Plymouth introduced the Valiant line in 1960 as a new compact entry-level model. For this year only, Chrysler management brought the Valiant to market as its own brand, but eventually settled on Plymouth even though the car was actually built by Dodge.
The new Valiant was groundbreaking in several ways, including a unitized body design and the use of torsion bars in the front suspension. The new car also featured 12-volt electrical system and the slant-six engine that would power Chrysler products for a generation.
The 1960 Valiant was available as a four-door sedan or station wagon, with optional third row seating for up to nine passengers in the wagon. Production was divided into the low-line V-100 series and the high-line V-200, although the differences were minimal. All V-100 cars came with gray cloth upholstery, whereas V-200 cars had a choice of interiors and some extra chrome on the outside.
The first iteration of the Slant-six engine displaced 170.9 cubic inches and produced 101 hp. The engine was named for its canted position in the engine bay, allowing a taller engine to fit under a lower hood. Early 1960 models used an iron engine block, but an aluminum block was adopted mid-year. Buyers could opt for a “Hyper-Pack” that raised output to 148 hp with a four-barrel carburetor and a 10.5:1 compression ratio head. A three-speed floor-shift manual transmission was standard, but an automatic option was available.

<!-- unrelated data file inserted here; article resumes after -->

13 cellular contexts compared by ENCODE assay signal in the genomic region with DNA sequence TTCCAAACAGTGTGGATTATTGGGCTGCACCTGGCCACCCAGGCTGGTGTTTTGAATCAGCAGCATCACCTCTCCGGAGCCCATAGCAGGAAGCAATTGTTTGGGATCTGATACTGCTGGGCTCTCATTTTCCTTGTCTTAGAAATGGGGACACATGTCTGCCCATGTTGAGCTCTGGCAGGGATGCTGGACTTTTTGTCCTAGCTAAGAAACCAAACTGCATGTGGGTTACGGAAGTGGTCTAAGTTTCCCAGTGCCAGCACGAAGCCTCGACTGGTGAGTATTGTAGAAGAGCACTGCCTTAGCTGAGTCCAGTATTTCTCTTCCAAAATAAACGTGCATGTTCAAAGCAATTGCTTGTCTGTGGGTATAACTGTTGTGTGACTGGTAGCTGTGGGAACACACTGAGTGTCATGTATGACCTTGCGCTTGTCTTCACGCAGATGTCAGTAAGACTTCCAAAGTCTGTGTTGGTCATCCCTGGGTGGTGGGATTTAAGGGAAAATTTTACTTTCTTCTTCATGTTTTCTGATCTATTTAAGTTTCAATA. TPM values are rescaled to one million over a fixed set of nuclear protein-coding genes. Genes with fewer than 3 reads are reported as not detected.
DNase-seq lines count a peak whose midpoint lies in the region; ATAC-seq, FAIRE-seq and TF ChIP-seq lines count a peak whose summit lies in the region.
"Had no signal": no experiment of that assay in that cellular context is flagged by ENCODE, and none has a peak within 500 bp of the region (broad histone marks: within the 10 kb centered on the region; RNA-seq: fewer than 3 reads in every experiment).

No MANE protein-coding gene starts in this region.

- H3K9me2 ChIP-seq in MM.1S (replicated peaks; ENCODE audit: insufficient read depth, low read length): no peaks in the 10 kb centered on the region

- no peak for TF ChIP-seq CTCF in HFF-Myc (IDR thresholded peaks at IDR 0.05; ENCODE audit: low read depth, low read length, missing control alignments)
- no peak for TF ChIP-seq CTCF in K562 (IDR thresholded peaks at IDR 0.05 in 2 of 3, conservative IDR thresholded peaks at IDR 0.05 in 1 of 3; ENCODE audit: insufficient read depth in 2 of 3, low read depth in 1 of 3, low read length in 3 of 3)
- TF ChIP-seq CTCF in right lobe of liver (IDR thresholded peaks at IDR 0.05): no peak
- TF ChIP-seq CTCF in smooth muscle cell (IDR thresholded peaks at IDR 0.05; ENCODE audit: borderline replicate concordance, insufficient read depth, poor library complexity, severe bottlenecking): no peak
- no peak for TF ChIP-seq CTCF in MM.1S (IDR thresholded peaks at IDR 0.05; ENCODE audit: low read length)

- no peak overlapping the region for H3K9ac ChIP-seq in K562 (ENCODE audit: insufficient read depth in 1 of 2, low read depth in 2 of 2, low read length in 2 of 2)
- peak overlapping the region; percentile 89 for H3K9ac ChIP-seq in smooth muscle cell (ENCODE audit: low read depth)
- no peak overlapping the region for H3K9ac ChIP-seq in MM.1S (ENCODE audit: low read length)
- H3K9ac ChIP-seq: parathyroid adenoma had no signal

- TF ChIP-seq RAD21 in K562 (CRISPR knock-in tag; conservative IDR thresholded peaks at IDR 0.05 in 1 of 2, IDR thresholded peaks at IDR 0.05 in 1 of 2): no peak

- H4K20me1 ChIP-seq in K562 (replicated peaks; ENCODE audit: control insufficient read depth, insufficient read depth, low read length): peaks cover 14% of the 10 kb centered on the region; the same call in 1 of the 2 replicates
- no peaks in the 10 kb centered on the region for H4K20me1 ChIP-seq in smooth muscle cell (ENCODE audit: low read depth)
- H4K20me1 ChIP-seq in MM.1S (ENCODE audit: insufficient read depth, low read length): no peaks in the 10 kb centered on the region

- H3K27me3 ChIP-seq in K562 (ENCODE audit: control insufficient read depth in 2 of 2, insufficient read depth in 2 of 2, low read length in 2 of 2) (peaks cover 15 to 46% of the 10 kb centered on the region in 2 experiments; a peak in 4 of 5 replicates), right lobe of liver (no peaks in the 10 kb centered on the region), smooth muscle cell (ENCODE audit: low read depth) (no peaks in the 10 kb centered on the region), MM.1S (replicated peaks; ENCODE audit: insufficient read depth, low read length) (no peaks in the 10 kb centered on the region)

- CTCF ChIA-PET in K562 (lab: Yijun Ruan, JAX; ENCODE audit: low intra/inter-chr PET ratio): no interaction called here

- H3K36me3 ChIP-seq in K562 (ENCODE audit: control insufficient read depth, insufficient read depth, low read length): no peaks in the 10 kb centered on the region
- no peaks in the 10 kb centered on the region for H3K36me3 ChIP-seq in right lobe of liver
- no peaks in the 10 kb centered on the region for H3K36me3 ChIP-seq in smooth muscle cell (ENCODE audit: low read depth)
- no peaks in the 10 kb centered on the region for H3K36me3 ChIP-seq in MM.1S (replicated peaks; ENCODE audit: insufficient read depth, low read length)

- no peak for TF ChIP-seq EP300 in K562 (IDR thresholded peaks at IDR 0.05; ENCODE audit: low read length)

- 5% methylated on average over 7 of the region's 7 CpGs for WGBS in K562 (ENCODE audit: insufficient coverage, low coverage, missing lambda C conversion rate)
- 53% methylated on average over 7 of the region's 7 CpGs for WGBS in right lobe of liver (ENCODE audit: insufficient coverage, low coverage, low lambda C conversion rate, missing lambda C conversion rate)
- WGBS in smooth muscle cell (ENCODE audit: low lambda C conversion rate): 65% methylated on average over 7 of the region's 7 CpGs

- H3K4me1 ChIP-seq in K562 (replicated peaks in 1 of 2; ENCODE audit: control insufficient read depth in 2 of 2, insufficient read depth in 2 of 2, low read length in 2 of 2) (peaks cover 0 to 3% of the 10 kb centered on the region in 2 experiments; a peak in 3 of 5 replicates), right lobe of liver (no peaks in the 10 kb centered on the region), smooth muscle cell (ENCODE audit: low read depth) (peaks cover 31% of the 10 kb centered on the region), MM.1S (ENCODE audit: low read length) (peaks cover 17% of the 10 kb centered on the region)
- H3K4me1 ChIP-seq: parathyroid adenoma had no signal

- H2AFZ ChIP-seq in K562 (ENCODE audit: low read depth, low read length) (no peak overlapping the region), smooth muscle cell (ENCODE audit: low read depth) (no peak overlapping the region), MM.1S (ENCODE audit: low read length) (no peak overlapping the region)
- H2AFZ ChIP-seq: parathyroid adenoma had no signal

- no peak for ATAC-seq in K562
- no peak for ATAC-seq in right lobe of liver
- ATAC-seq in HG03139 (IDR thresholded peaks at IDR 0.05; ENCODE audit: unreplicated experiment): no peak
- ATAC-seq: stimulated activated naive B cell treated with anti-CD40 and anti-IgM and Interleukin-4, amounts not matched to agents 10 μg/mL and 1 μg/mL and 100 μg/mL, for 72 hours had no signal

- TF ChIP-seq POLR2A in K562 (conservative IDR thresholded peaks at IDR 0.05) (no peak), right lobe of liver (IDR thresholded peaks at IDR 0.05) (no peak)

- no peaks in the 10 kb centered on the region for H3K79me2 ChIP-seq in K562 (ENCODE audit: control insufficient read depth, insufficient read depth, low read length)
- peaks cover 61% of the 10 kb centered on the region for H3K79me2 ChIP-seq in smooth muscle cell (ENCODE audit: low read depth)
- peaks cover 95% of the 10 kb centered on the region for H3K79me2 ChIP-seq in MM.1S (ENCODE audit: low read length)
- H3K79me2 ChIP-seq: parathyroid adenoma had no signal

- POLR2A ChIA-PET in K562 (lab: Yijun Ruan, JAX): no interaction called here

In 1961, Chrysler officially made the Valiant a Plymouth model. A two-door post sedan was offered in the base V-100 trim, and a two-door hardtop was offered in the V-200 trim. The nine-passenger wagon was dropped, but the big news for this year was the mid-year addition of an optional 225 cubic inch version of the Slant-six engine, rated at 148 hp. This option replaced the Hyper-Pack.
For 1962, Plymouth renamed the two-door hardtop as a “Valiant Signet” and replaced the hole in the V-200 line with a two-door post sedan, but otherwise left the successful Valiant alone. Optional engine power dropped slightly to 145 hp in the 225 cubic inch Slant-six, but the standard six-cylinder continued at 101 hp. Transmission options were also unchanged. Plymouth was gearing up for a full redesign on the Valiant for 1963.
Slant-six aficionados will be drawn to these early Valiant models for their interesting styling and revolutionary design. As a rule, the 225 cubic inch aluminum engines will be preferred, but for collectible status it’s hard to beat the Hyper-Pack. About 300,000 Valiants were produced in this period, so buyers will have plenty to choose from at good prices.